Pierre Bensusan, considered one of the world's leading acoustic guitarists, taught himself to play when he was 11 years old. "I was so fascinated by the guitar and very passionate about the desire to express myself," says Bensusan, 54, in a phone interview, adding that passion is "just as big today as it ever was."

Pierre Bensusan, considered one of the world's leading acoustic guitarists, taught himself to play when he was 11 years old.

"I was so fascinated by the guitar and very passionate about the desire to express myself," says Bensusan, 54, in a phone interview, adding that passion is "just as big today as it ever was."

Bensusan will perform Wednesday, May 30, for the Siskiyou Institute. The concert will begin at 7 p.m. in the Old Siskiyou Barn, an intimate venue on Old Siskiyou Highway east of Ashland that organizers expect to sell out.

"He has an amazing finger-style, very distinctive, very relaxing and at the same time stimulating because he goes into so many areas," says Ed Dunsavage, artistic director of the Siskiyou Institute.

A native of France whose Sephardic Jewish family came from French Algeria, Bensusan uses open tuning on his guitar, called the DADGAD style, starting with the lowest string and going up a setting. He says it's "inspiring and when you strum it (open, nothing fretted), the guitar talks to you, definitely, and tells you where it wants to go."

The Siskiyou Institute website notes Bensusan signed his first recording contract at age 17, and a year later his first album, "Pres de Paris," won the Grand Prix du Disque upon his debut at the Montreux Festival in Switzerland.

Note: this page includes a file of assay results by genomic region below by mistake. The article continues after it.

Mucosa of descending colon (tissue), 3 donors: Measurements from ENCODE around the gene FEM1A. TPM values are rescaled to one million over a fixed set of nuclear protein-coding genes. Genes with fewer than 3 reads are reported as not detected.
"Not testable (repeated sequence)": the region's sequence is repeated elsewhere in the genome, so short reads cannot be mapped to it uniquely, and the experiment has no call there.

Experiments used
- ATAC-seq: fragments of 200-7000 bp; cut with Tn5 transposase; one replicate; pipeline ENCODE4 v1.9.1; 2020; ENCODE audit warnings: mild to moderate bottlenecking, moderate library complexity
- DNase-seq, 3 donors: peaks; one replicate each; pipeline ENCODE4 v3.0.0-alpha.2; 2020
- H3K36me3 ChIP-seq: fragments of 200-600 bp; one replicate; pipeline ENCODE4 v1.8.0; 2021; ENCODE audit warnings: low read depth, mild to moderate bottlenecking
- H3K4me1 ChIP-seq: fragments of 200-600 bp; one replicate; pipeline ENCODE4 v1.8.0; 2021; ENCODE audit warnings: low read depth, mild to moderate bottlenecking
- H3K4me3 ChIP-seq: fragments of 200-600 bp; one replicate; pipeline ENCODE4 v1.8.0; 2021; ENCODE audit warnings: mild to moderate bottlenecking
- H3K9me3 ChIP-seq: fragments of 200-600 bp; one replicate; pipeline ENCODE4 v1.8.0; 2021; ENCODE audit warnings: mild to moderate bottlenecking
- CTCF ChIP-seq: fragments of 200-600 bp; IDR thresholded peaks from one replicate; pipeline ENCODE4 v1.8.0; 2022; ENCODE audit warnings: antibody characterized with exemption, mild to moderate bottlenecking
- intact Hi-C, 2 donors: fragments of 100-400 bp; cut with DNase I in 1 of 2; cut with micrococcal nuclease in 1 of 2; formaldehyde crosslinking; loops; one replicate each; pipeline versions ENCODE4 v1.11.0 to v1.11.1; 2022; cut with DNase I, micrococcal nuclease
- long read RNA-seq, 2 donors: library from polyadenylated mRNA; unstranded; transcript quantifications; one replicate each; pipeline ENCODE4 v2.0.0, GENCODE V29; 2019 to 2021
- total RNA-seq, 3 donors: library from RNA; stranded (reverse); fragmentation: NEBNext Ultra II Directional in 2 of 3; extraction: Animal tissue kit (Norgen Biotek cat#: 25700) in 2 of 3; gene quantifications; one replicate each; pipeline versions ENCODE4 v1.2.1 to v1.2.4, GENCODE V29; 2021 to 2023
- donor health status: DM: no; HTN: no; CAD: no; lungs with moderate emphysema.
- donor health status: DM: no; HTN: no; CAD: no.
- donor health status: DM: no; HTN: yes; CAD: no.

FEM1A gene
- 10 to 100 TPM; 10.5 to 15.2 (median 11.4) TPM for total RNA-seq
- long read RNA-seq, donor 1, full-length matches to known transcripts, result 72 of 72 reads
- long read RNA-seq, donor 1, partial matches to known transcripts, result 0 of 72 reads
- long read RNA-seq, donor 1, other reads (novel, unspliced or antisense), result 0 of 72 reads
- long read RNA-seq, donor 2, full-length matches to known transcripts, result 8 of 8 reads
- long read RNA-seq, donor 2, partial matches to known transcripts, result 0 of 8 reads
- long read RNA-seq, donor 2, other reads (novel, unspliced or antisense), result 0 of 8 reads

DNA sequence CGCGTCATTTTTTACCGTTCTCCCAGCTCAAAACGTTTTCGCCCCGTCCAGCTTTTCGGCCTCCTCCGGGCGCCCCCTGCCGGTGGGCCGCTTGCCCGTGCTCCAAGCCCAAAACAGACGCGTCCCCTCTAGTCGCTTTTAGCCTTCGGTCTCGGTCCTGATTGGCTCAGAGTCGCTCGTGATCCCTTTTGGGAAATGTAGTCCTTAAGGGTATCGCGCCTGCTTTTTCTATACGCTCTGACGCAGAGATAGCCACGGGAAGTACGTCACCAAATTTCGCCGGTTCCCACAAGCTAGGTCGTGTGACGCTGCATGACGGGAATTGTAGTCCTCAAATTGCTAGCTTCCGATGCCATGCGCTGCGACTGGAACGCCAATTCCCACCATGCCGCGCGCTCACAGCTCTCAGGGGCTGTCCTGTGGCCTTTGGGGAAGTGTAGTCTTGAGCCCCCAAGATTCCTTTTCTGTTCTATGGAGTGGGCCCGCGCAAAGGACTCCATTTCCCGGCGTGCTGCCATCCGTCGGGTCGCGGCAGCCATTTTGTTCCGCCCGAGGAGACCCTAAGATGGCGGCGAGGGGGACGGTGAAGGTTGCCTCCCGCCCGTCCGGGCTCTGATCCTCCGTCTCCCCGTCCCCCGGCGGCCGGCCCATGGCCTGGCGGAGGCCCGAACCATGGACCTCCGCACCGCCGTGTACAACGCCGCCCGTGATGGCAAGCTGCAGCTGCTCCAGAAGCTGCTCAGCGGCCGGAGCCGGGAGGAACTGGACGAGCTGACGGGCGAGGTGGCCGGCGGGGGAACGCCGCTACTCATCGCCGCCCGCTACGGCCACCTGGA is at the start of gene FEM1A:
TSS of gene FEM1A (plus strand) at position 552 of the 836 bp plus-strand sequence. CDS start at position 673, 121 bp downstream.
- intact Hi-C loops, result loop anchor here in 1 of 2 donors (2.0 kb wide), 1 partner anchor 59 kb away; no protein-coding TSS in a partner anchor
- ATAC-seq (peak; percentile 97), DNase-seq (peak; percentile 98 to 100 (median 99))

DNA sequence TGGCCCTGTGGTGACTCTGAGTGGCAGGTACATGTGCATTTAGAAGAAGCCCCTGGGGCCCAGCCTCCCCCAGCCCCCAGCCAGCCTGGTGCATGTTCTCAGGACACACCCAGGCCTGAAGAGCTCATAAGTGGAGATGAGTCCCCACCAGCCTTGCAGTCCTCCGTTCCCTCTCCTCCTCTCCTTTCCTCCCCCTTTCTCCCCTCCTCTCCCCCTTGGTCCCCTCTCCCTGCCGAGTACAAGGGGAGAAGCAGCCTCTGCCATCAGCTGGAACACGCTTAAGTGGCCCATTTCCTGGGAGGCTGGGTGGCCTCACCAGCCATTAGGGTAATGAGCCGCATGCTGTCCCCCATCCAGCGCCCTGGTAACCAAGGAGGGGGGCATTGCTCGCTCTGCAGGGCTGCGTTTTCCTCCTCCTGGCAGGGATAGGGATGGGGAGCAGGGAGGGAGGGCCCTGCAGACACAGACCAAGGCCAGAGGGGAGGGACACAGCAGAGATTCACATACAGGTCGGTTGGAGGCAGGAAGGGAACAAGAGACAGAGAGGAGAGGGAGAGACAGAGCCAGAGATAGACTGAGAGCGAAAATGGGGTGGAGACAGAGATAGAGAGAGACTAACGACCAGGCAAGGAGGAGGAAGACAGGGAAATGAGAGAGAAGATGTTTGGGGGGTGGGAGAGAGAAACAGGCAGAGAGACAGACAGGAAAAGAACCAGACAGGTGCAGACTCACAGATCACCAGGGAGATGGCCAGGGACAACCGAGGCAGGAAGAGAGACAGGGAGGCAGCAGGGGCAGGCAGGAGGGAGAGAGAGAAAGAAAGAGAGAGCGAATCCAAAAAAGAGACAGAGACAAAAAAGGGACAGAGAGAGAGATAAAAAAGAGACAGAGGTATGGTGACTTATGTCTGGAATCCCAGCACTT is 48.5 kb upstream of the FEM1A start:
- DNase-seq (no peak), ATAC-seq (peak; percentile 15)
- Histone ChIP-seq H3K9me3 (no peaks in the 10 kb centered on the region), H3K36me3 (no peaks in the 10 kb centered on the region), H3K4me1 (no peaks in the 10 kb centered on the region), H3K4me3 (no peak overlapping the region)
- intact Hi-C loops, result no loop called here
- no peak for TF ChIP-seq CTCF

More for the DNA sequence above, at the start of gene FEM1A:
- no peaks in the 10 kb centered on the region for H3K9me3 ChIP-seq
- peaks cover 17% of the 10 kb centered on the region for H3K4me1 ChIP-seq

Bensusan declines to type himself in any tradition other than to say he's influenced by many sources, including jazz, folk, classic and world music.

"I do my own thing and don't compare myself with others," he says. "I've sold half a million records in my career and I'm happy with that and happy that people come and hear me and want to buy CDs and keep me in their household. I try to bring a smile to enlighten life for a little moment."

The Los Angeles Times called Bensusan "one of the most unique and brilliant acoustic guitar veterans in the world music scene today." He was voted Best World Music Guitar Player in 2008 by Guitar Player Magazine Readers Choice.

"He's right up there with Leo Kottke and Michael Hedges and has been a big influence of Hedges," says Dunsavage. "It's world music, with influences from all over — French and English, Celtic and French cabaret and his own compositions."

Bensusan says he composes by "keeping it with me, letting it grow and incubate before I work with it on the guitar or write it down. And I will revisit my compositions from the past. I work on my tone all the time. I work on forgetting the guitar so I can express my music and communicate with the audience."

"He brings the audience on a mesmerizing musical journey," says Bensusan's website. "And yet, Bensusan is more than what any musician or music lover expects from a guitarist. He is a composer as well as a bilingual and a brave improvisational vocalist, melding whistles and resonant low notes with something like his own scat technique."

Reservations are required and may be made by emailing info@siskiyouinstitute.com or calling 541-488-3869. Tickets are $25 general, $20 for Siskiyou Institute members. For more information, visit www.siskiyouinstitute.com/concerts.html.

John Darling is a freelance writer living in Ashland. E-mail him at jdarling@jeffnet.org.